Homecoming isn't what it used to be

Community participation has waned over the years


— Homecoming at Steamboat Springs High School is a tradition that has changed over the years for better and for worse, alumni and former faculty say.

"Homecoming used to be a community event," said John Shikles, a former vice principal of the school and student council sponsor who retired in 1999.

Shikles said before he arrived, the dance was held at the town dance hall. Students, parents, and community members would attend, taking part in the festivities.

But over the years the community involvement has decreased.

By the '70s, Shikles said that no one knew what homecoming really meant. The student council tried inviting the alumni back a few years, but their attempts drew little participation.

"Homecoming means going back," Shikles said. "So go back and attend an event."

Jason Patrick, a 1991 graduate and current high school resource officer, reminisces about his homecoming days. "We had a lot of spirit when I was in school. It was fun to watch what we would come up with."

Patrick remembers one year when he and his friends painted their faces red and white before a volleyball game. The girls were playing Moffat County, so they hung a stuffed animal bulldog from a noose. Every time the Sailors scored a point, the painted boys would sprint around the gym swinging the bulldog over their heads.

"The community loved us," Patrick said. "They would come to the games just to see what we would do next."

Much of that community spirit is no longer apparent, Patrick said.

Over the years, the student council introduced more homecoming festivities to bring about increased student involvement, including dress-up days and the first faculty skit in 1985. Since then, the faculty has coordinated a skit to present at the pep assembly every year.

The class events, now called the Talisman events, started in 1986. On Friday at lunch, the different classes compete in tug-o-war, pie-eating, and other activities to show who has the most spirit.

Patrick remembers one event from his high school days, "They gave us a bowl of honey with a poker chip in the bottom," he said. The goal was to be the first person to get the chip out of the bowl without using his hands.

"I actually won that event, but it took me an hour to get all the honey out of my hair," Patrick said.

Shikles remembers that through most of the '70s and '80s homecoming centered on football. The dance always was after the game on Friday, and if the Sailors lost it was devastating. The football team would even pick all of the royalty nominations for homecoming king and queen.

"Since then we've tried to pull away from homecoming being just about football," Shikles recalls. The dance has been moved to Saturday night so all the athletes have the chance to participate without worrying about their Saturday morning game. That decision was highly praised by the coaches.

The coaches also asked to get rid of the "snake dance" at the bonfire, which had students forming a single file line, as they shimmied their way around the high school. One year the students danced their way down all of Lincoln Avenue and back to the school. Coaches complained that the snake dance tired athletes, Shikles said.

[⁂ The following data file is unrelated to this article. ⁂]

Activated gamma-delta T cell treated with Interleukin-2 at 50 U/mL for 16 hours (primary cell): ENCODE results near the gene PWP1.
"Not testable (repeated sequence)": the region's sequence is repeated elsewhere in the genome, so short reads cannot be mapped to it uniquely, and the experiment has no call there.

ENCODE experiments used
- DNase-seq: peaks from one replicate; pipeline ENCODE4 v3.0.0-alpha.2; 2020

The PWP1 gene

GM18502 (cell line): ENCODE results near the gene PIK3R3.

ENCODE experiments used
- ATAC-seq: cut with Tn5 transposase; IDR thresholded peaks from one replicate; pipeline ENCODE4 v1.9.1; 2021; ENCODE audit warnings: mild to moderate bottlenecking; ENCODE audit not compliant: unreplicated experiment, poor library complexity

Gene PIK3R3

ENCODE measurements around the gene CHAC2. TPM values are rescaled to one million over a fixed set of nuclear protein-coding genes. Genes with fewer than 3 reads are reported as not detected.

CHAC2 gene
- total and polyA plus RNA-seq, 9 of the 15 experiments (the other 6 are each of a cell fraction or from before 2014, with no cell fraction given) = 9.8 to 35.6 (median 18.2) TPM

The parade, too, has changed over the years. The floats used to go down Lincoln Avenue, then up to Soda Creek Elementary School, and back to the high school. Now, because of the growth of the school district, the line of floats goes down Lincoln Avenue, and back up Oak Street.

Jayne Hill, a librarian of 17 years who also sponsored the student council with Shikles and retired in 1997, said that a few times the parade route was changed because the community complained about blocking off Lincoln Avenue for the event.

"One year the parade went down Oak Street instead of Lincoln. Another year they only blocked off half of Lincoln," she said. "Cars and trucks were whizzing by in the other lane as the floats went through town."

Donna Mouger-Hootz, who graduated in 1979, said her fondest parade memory was the year the gymnastics team entered a float.

"We put a mini-trampoline on one end and did flips as we rolled down main street," Mouger-Hootz said.

When the track around the high school football field was still dirt, the floats often made an appearance later Friday at halftime. The floats would circle the field along with the convertibles that held the royalty attendants. With the new improved track, that tradition is no longer possible.

A few aspects of homecoming have evolved with the times, Hill said. It was not until the late '80s that "going stag" became acceptable. Before that, Hill said, "If you didn't have a date, you didn't go to the dance."

Today, students have more control over the event.

The student leadership class is now in charge of homecoming, including the dress-up days, bonfire, and dance. Students are building the floats and the class competition is under way. Students now compete for the "Spirit-stick," which will be awarded at half-time to the class that shows the most pride through dressing up, Talisman events, and the parade floats.

Hill said the community should participate in homecoming.

"I think they should see the new building, meet the kids, and appreciate their activities," Hill said.

And for the students, Hill said, "participate in homecoming and build your memories. These are the highlights you'll remember."


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